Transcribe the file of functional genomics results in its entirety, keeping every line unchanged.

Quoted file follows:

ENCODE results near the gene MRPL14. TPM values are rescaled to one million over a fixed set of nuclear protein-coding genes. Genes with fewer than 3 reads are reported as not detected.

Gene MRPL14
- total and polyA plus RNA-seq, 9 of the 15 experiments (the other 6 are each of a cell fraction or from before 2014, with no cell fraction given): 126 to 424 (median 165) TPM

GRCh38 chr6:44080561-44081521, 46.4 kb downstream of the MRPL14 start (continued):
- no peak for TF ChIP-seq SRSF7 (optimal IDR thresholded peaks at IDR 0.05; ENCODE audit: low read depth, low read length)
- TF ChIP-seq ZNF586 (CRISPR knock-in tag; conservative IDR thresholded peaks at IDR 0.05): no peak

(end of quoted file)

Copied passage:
ENCODE results near the gene MRPL14. TPM values are rescaled to one million over a fixed set of nuclear protein-coding genes. Genes with fewer than 3 reads are reported as not detected.

Gene MRPL14
- total and polyA plus RNA-seq, 9 of the 15 experiments (the other 6 are each of a cell fraction or from before 2014, with no cell fraction given): 126 to 424 (median 165) TPM

GRCh38 chr6:44080561-44081521, 46.4 kb downstream of the MRPL14 start (continued):
- no peak for TF ChIP-seq SRSF7 (optimal IDR thresholded peaks at IDR 0.05; ENCODE audit: low read depth, low read length)
- TF ChIP-seq ZNF586 (CRISPR knock-in tag; conservative IDR thresholded peaks at IDR 0.05): no peak